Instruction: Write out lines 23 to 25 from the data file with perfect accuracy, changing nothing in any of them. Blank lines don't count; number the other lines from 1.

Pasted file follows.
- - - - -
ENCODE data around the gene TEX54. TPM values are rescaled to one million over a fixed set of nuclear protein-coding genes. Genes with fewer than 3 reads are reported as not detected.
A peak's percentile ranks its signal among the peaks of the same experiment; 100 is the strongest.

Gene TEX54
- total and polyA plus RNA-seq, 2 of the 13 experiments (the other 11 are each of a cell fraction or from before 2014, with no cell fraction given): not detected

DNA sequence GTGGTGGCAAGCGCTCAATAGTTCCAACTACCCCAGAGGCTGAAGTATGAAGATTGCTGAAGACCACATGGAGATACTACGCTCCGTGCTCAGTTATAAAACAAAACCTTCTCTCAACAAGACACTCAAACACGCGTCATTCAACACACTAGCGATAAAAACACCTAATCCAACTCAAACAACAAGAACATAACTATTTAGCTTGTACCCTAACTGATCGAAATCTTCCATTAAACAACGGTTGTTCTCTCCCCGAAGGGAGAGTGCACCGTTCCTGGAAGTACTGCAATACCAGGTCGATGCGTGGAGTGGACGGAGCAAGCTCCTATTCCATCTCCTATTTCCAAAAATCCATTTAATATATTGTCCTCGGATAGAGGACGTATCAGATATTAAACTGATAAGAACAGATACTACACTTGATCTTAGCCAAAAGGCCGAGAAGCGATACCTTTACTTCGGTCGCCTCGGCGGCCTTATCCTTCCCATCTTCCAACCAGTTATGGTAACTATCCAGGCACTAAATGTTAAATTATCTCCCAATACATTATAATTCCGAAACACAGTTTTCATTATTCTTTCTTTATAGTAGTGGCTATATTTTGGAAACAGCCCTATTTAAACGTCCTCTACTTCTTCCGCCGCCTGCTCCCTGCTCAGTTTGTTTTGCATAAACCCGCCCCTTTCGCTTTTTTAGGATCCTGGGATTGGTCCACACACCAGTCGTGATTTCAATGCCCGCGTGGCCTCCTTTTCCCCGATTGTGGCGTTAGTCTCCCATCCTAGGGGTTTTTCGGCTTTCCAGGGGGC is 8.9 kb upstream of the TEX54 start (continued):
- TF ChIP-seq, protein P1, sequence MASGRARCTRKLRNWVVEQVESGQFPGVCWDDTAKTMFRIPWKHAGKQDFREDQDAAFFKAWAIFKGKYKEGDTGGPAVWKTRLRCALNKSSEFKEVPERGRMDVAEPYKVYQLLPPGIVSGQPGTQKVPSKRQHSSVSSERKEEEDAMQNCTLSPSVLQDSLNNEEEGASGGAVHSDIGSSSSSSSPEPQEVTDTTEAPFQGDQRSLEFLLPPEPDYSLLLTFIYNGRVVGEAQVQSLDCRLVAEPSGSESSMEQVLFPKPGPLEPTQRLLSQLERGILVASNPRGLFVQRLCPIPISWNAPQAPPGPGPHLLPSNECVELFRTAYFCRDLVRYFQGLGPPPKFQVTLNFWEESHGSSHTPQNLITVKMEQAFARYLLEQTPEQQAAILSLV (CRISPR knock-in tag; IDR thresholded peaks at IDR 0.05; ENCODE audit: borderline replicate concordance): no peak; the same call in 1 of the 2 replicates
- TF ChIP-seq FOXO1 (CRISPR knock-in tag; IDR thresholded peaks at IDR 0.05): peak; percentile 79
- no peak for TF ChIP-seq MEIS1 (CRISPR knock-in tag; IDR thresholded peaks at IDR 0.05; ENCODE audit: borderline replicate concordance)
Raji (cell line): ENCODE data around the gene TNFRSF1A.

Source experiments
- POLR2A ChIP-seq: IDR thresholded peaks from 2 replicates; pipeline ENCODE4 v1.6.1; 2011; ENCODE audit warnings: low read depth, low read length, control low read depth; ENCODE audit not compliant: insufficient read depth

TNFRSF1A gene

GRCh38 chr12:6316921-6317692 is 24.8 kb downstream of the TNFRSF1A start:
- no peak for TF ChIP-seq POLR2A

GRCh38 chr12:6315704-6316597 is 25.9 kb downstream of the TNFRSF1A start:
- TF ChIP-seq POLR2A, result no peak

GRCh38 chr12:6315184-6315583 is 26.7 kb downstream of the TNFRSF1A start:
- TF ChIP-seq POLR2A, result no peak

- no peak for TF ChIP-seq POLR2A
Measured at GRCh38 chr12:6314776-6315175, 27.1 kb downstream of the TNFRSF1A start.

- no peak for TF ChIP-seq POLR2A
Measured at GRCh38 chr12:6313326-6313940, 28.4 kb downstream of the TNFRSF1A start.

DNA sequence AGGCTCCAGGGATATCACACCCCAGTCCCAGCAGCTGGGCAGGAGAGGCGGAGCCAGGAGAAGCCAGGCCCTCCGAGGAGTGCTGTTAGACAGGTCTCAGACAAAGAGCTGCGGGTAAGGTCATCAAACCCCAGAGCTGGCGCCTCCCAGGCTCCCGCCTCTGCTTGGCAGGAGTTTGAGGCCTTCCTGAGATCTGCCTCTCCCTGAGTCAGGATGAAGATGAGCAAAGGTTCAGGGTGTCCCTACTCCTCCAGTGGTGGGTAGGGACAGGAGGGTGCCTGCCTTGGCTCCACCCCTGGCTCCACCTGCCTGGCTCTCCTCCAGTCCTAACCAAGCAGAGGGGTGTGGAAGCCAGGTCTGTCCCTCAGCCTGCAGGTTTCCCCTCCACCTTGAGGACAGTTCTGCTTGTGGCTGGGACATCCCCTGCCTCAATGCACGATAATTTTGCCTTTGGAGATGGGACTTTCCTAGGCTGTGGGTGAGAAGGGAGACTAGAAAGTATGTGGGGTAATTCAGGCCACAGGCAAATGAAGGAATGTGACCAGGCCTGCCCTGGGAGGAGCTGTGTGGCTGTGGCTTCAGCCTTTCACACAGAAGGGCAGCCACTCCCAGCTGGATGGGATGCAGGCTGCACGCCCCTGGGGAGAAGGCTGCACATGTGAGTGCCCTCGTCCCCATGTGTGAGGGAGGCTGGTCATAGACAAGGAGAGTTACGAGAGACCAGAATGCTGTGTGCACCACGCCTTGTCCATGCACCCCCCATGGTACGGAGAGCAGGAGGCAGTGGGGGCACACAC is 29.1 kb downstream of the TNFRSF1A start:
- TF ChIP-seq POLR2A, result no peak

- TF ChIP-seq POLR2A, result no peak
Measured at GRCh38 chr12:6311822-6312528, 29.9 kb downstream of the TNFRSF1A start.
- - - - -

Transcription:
DNA sequence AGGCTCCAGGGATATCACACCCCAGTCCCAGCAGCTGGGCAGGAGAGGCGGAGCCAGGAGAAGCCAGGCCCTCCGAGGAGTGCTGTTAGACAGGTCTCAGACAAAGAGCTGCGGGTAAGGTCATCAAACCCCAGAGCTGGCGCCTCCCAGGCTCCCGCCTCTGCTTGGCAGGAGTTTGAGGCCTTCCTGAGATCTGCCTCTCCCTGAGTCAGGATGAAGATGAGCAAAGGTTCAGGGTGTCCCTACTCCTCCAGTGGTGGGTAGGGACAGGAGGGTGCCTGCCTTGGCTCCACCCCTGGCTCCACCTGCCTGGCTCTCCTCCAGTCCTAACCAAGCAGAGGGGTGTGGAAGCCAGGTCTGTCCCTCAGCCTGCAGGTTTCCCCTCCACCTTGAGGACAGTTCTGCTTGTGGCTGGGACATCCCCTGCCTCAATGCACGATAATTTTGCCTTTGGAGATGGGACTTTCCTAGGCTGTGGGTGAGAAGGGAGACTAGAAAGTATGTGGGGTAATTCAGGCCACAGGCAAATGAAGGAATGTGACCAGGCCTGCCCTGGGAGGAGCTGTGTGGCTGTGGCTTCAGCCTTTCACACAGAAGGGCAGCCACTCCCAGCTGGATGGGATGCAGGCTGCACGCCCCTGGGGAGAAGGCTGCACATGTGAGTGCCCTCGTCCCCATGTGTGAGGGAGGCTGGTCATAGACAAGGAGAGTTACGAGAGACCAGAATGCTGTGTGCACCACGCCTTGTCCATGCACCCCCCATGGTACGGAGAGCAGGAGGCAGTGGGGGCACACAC is 29.1 kb downstream of the TNFRSF1A start:
- TF ChIP-seq POLR2A, result no peak

- TF ChIP-seq POLR2A, result no peak